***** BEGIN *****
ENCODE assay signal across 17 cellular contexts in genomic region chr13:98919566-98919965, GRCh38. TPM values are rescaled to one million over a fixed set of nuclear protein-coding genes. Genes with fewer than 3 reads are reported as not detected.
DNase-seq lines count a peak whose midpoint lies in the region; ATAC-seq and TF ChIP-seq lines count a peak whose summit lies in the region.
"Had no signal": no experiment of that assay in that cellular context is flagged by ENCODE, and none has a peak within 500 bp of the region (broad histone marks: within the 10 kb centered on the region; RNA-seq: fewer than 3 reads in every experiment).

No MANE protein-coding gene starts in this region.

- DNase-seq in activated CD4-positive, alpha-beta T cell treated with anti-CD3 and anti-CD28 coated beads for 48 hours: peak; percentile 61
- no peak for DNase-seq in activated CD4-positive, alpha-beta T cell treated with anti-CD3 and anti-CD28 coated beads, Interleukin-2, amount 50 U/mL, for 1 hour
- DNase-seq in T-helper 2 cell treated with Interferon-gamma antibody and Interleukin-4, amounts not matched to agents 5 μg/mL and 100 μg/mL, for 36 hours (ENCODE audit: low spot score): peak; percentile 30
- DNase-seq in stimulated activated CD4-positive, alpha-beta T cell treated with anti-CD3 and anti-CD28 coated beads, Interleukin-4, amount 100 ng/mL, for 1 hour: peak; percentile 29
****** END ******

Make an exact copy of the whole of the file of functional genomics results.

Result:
ENCODE assay signal across 17 cellular contexts in genomic region chr13:98919566-98919965, GRCh38. TPM values are rescaled to one million over a fixed set of nuclear protein-coding genes. Genes with fewer than 3 reads are reported as not detected.
DNase-seq lines count a peak whose midpoint lies in the region; ATAC-seq and TF ChIP-seq lines count a peak whose summit lies in the region.
"Had no signal": no experiment of that assay in that cellular context is flagged by ENCODE, and none has a peak within 500 bp of the region (broad histone marks: within the 10 kb centered on the region; RNA-seq: fewer than 3 reads in every experiment).

No MANE protein-coding gene starts in this region.

- DNase-seq in activated CD4-positive, alpha-beta T cell treated with anti-CD3 and anti-CD28 coated beads for 48 hours: peak; percentile 61
- no peak for DNase-seq in activated CD4-positive, alpha-beta T cell treated with anti-CD3 and anti-CD28 coated beads, Interleukin-2, amount 50 U/mL, for 1 hour
- DNase-seq in T-helper 2 cell treated with Interferon-gamma antibody and Interleukin-4, amounts not matched to agents 5 μg/mL and 100 μg/mL, for 36 hours (ENCODE audit: low spot score): peak; percentile 30
- DNase-seq in stimulated activated CD4-positive, alpha-beta T cell treated with anti-CD3 and anti-CD28 coated beads, Interleukin-4, amount 100 ng/mL, for 1 hour: peak; percentile 29